Kakao, sometimes romanized in press accounts as Cacao, has tentacled itself into every conceivable community platform: Kakaotalk chat application (app), Kakaomusic app, Kakaostyle mobile fashion service, Kakaopay e-wallet, Kakaobank, Kakao T taxi app, and those are just for starters.
The company’s penetration in South Korea is deep and growing, especially regarding cryptocurrency. Toward Fall of last year, these pages informed readers Kakaotalk had, through its inner-app Kakaostock, planned a cryptocurrency exchange to trade bitcoin and ether. The effort was to exploit the app’s 200 million worldwide users as well as its having gobbled up 95% of the domestic smartphone market.
Little more than a month later, the company announced launch of Upbit, with over 110 cryptocurrencies, making it the largest of its kind in South Korea. By December, “Kakao’s cryptocurrency exchange Upbit [claimed] to be the largest crypto exchange by volume in South Korea, one of the top three markets globally. Listing over 120 coins and leveraging Kakao Talk’s massive user base, Upbit currently facilitates an average daily trading volume of 5 trillion won,” News.Bitcoin.com reported.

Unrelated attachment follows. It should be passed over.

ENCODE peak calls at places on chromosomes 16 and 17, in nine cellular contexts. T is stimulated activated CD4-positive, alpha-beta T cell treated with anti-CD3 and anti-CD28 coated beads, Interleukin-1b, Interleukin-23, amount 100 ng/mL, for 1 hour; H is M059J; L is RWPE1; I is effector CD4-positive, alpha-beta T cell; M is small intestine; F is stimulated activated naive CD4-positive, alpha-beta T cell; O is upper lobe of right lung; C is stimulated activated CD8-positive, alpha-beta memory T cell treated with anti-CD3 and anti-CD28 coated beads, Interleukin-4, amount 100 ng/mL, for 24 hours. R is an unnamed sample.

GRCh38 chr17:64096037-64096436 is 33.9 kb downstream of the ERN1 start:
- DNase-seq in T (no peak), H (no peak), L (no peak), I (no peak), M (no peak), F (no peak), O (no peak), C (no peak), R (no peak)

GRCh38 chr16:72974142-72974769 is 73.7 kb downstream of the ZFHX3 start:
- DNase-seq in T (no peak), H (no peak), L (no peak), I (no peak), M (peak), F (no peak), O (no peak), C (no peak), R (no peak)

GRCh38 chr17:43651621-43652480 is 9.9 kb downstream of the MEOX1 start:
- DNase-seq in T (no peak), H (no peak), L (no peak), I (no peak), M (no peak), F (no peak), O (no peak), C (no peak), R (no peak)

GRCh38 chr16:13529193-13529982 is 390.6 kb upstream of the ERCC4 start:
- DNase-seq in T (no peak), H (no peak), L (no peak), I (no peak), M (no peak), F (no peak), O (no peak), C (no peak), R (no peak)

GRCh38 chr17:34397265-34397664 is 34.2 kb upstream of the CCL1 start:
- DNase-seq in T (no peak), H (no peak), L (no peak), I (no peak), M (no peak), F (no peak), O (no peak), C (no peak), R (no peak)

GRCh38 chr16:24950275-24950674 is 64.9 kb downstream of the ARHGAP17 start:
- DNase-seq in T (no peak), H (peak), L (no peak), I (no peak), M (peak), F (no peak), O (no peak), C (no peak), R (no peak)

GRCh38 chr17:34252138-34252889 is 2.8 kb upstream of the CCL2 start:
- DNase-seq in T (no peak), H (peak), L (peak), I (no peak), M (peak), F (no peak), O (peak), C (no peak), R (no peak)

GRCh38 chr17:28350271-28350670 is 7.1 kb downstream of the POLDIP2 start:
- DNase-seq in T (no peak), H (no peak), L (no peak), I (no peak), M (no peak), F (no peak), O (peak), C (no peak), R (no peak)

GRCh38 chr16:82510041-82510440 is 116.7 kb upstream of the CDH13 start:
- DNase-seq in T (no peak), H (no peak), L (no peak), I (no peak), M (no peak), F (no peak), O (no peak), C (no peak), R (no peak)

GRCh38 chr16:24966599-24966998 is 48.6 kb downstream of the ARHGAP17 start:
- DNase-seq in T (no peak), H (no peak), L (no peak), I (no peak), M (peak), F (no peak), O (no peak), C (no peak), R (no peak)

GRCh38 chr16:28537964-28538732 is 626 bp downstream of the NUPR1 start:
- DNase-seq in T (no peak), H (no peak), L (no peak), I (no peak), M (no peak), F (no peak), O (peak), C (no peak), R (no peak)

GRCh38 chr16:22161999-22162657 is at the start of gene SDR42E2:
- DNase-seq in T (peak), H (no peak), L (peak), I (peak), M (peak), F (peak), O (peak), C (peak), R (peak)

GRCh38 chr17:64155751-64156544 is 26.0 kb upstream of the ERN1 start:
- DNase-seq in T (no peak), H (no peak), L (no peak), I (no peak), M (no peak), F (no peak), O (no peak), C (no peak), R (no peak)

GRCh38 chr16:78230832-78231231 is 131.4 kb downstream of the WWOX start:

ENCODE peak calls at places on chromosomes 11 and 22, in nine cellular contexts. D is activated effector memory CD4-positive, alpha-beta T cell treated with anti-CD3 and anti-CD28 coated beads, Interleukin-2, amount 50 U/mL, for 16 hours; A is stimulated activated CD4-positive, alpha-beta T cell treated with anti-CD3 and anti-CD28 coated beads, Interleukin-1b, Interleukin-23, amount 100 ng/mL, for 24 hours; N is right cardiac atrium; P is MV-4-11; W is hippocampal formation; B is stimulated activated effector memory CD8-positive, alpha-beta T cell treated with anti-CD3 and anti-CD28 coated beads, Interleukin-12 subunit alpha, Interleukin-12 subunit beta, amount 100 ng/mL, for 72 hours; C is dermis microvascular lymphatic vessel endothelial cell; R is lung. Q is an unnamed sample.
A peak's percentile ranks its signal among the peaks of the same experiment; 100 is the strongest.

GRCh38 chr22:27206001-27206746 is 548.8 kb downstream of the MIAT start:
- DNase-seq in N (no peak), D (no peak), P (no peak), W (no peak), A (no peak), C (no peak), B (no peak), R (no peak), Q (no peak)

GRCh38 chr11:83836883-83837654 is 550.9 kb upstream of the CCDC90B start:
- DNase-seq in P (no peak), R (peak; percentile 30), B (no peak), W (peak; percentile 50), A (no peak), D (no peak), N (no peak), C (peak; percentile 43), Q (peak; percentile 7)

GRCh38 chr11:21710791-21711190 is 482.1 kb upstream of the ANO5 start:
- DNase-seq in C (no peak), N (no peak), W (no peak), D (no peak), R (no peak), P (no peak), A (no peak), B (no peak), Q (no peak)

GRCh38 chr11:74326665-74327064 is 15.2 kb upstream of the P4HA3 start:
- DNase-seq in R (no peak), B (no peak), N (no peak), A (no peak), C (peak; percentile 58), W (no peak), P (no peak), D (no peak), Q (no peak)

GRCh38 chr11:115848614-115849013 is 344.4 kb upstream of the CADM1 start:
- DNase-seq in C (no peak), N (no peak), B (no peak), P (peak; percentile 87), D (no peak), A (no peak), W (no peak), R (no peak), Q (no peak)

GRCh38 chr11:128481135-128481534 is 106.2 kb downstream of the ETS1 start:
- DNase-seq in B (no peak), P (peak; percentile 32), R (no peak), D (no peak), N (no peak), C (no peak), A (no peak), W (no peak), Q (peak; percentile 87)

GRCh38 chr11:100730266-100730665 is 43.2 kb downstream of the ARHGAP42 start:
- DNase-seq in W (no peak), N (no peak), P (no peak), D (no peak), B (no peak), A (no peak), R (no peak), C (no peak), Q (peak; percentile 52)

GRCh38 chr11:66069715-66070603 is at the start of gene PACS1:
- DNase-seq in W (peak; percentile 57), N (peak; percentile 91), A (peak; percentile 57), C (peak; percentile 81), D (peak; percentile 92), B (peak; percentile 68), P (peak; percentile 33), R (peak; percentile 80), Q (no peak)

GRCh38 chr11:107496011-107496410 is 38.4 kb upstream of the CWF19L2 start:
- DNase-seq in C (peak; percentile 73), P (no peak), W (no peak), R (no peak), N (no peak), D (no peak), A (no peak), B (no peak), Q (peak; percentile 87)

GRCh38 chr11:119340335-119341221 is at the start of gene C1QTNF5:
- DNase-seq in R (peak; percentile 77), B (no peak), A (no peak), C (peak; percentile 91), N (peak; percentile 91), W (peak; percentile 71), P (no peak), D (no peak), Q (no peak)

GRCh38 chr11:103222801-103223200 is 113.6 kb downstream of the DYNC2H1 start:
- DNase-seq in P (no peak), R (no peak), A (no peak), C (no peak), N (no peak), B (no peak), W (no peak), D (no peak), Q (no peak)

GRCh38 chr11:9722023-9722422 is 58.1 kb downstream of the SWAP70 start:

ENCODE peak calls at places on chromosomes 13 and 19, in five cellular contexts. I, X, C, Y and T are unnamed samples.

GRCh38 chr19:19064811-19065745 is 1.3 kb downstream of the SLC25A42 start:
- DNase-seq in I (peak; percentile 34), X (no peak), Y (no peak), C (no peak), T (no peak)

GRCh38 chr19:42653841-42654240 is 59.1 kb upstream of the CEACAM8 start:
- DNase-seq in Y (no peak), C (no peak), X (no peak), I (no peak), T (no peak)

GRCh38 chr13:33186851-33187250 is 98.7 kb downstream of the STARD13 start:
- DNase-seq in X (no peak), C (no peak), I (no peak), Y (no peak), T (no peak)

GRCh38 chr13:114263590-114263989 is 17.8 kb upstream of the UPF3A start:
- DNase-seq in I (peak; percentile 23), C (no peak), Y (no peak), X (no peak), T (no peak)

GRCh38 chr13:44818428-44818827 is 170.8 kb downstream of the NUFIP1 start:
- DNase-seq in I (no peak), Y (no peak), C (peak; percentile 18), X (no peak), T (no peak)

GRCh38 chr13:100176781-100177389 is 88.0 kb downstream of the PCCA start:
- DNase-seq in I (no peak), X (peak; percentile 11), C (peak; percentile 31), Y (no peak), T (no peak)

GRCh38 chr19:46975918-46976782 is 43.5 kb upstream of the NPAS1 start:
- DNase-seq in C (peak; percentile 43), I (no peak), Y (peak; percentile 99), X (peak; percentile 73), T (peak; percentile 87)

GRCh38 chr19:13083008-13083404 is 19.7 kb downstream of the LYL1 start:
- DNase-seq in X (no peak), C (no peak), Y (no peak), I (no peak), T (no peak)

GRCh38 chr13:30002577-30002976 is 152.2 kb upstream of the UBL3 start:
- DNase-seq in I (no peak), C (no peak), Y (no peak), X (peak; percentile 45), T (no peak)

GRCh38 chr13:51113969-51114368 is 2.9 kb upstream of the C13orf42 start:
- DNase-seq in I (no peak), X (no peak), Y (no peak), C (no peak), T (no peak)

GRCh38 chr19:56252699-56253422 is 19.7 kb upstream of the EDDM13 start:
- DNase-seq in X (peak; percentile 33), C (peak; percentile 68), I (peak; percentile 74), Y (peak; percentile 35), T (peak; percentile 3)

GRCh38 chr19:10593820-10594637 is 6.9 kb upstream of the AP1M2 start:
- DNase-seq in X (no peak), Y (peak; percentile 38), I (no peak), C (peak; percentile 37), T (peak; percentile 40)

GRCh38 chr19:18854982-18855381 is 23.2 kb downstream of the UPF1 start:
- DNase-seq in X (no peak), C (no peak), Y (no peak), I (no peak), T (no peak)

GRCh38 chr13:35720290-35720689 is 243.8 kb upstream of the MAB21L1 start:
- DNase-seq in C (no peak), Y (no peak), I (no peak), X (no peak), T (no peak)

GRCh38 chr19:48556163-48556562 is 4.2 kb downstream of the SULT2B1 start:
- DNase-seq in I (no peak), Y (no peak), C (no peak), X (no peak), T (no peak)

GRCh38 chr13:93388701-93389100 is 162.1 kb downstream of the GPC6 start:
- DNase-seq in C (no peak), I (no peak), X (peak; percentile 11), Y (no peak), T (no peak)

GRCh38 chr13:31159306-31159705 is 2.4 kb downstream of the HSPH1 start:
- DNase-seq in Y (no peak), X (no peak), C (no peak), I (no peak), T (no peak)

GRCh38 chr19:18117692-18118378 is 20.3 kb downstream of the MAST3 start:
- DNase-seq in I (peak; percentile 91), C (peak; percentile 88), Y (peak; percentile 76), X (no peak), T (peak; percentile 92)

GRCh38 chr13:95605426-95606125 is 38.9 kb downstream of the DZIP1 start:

아시아경제 Asian Economy, a Korean online news organization, reports the company isn’t letting up on its crypto business model. In fact, Kakao “will introduce a virtual currency payment system. It will be applied not only to its own platforms such as KakaoTalk, but also to more than 10,000 Kakaopay merchants.”
Huffington Post Korea quotes a Kakao official as saying, “We are discussing the introduction of a cryptographic business, including ICO, through subsidiaries,” and a more concrete announcement will be given on the 20th of this month. Its financial technology arm “has introduced a service to support virtual currency settlement in the first half of the year,” Asian Economy continued. Kakao is reportedly also considering its own proprietary coin, Kakao Coin, or something approximating. “When a consumer chooses to pay for a virtual currency,” merchant settlement will continue to be in won, but the crypto currency will be able to trade among all of Kakao’s platforms, from taxis to video games. It is unclear as to whether the latest platform will facilitate usage of other coins, such as bitcoin.
According to the Huffpo, “There is no reason not to enter the coin market for companies doing various content businesses like cacao,” an industry official is quoted as saying. “Instead of cash, you can use your coin to get payment data, and add it to your card company or payment agency. I do not have to pay a commission, so there are many advantages. The [coin] can attract overseas users, but the government has a negative view on ICO, so it should be more widespread whether it can be universally used in Korea.”
The company will reportedly smuggle it all under the subsidiary name of Kakao Blockchain, according to Money Today. The online source also indicates recent success of its global rival, Telegram, to raise hundreds of millions of dollars during an initial coin offering (ICO) has prompted Kakao to take a harder look at the investment opportunity. However, “ICO is illegal in Korea,” Money Today points out, “For this reason, it is estimated that the ICO will be conducted overseas in Singapore and Hong Kong.”